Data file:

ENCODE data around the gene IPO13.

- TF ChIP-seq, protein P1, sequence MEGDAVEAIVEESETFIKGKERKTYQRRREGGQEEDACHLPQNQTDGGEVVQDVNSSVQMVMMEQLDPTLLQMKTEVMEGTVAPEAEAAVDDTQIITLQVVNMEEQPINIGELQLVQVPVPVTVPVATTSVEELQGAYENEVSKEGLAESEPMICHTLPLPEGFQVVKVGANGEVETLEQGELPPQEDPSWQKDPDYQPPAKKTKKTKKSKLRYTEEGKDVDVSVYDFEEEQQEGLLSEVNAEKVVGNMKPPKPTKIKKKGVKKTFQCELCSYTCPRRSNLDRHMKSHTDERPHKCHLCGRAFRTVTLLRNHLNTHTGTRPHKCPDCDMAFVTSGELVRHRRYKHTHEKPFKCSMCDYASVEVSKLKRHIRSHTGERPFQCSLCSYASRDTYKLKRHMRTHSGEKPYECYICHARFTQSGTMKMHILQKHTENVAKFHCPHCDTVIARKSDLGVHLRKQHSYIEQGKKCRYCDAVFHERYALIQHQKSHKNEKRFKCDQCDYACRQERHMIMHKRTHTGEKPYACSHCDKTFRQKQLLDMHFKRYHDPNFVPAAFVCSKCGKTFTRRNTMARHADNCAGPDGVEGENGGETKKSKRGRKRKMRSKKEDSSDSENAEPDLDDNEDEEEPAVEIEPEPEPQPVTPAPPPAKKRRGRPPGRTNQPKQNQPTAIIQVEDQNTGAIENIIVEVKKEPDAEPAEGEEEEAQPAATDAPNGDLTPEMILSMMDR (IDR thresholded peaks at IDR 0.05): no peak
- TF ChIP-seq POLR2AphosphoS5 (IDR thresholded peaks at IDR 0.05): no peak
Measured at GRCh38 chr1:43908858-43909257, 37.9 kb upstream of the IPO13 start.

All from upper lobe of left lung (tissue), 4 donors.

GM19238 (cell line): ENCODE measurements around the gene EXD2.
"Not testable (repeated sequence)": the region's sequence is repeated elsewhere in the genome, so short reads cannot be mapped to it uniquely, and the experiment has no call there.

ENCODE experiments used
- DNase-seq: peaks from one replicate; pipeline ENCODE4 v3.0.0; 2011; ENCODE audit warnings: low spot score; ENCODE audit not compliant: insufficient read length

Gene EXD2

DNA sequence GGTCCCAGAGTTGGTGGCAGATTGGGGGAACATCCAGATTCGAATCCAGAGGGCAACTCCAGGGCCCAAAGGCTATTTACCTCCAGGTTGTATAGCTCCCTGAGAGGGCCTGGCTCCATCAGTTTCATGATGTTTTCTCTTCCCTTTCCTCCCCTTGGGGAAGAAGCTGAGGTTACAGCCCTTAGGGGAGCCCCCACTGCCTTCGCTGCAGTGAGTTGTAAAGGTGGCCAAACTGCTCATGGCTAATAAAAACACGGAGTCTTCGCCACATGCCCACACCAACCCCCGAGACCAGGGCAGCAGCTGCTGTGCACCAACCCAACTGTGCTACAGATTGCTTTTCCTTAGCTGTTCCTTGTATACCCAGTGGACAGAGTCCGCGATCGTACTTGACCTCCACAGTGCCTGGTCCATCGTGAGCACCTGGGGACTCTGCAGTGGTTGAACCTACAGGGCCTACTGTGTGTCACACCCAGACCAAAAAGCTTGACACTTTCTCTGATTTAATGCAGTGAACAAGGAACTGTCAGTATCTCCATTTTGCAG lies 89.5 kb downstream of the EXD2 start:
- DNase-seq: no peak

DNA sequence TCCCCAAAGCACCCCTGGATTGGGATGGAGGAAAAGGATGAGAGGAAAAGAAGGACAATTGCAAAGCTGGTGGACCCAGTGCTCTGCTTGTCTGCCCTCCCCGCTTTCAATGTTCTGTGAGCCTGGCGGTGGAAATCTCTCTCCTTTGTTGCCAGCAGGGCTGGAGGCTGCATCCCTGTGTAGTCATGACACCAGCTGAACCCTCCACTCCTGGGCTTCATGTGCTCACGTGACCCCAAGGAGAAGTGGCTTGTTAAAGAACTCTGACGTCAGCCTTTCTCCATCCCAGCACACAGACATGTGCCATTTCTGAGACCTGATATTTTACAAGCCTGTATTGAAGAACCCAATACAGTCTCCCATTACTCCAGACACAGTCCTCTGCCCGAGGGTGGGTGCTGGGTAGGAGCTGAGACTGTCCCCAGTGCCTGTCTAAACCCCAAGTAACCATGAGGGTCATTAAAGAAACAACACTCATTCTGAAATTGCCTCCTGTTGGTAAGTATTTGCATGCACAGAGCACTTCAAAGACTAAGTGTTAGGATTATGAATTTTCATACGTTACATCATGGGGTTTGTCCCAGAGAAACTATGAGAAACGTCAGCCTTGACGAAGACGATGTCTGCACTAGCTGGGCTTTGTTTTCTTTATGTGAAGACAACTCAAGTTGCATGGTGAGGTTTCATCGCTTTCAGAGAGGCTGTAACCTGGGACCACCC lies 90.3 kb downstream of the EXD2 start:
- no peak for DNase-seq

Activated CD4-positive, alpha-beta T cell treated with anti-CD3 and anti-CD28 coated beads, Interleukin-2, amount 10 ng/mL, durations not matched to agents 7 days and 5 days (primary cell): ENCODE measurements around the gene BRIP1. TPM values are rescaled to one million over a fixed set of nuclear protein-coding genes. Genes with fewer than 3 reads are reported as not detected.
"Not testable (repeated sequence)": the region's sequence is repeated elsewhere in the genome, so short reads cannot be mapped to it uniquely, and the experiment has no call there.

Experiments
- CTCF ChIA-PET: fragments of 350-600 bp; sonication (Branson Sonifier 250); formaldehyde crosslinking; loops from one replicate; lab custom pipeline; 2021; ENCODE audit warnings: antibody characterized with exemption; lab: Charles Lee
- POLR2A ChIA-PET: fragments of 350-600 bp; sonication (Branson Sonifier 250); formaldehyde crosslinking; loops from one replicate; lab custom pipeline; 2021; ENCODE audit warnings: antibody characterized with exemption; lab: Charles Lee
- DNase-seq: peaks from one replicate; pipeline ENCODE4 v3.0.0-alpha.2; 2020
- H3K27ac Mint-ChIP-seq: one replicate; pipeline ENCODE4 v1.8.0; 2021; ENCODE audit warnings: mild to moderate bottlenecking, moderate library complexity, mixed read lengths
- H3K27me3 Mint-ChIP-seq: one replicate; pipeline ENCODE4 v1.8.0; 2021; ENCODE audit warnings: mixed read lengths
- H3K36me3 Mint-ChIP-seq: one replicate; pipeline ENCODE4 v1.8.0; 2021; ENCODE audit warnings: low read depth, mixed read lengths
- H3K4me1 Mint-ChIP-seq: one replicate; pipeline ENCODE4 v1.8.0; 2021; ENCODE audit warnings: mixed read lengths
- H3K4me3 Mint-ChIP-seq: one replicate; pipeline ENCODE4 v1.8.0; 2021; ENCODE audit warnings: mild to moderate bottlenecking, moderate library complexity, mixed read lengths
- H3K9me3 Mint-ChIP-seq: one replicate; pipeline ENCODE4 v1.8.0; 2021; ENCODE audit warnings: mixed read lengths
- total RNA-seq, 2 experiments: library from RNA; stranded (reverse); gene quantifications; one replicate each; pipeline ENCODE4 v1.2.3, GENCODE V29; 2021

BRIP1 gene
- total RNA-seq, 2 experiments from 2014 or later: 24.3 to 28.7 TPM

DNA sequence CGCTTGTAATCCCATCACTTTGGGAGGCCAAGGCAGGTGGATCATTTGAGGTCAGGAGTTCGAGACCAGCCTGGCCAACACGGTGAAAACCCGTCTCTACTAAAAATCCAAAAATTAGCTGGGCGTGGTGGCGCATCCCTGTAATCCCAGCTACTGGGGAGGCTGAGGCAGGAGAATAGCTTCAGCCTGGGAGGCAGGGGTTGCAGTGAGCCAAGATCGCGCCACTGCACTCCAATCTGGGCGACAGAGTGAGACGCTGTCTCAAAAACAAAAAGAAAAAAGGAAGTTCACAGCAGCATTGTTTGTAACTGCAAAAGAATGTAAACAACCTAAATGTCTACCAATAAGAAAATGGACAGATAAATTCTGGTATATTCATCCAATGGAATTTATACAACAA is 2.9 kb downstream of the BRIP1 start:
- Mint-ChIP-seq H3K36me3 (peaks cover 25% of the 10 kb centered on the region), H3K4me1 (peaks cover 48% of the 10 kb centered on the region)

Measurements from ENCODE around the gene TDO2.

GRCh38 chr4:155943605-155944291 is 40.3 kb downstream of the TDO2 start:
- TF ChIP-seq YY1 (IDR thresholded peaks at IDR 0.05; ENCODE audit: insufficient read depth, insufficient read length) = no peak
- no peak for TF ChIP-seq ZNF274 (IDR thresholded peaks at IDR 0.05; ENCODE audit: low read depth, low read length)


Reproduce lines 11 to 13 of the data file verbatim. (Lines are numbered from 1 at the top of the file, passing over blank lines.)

DNA sequence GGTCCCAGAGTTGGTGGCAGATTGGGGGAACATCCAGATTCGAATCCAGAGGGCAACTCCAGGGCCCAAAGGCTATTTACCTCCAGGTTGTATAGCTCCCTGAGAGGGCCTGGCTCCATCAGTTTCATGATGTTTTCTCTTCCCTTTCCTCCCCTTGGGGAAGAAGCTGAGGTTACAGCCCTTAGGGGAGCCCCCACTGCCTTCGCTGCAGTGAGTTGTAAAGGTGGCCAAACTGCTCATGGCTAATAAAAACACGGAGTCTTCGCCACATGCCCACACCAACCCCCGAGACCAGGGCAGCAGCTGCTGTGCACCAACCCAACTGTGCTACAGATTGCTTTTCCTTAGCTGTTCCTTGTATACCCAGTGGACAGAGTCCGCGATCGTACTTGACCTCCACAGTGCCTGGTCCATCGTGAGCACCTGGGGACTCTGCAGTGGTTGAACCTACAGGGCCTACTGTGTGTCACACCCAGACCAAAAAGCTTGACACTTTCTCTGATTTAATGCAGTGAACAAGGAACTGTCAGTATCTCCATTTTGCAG lies 89.5 kb downstream of the EXD2 start:
- DNase-seq: no peak

DNA sequence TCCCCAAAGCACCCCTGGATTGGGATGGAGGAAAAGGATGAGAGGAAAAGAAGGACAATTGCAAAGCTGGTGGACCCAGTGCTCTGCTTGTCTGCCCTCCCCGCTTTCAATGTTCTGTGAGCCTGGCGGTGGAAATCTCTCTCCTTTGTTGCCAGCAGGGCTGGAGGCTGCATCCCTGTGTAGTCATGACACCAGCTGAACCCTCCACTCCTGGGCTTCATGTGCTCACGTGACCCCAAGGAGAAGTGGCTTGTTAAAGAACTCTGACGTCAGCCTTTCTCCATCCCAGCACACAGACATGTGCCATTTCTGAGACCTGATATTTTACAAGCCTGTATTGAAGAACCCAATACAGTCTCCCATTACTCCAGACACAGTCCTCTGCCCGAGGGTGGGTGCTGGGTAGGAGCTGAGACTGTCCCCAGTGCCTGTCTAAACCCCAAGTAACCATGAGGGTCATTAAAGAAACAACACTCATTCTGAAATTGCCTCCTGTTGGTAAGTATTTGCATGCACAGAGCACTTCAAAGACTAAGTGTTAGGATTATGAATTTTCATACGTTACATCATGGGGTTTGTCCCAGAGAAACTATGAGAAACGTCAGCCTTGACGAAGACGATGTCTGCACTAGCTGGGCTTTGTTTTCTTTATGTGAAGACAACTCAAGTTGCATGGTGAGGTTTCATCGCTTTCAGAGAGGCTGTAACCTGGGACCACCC lies 90.3 kb downstream of the EXD2 start: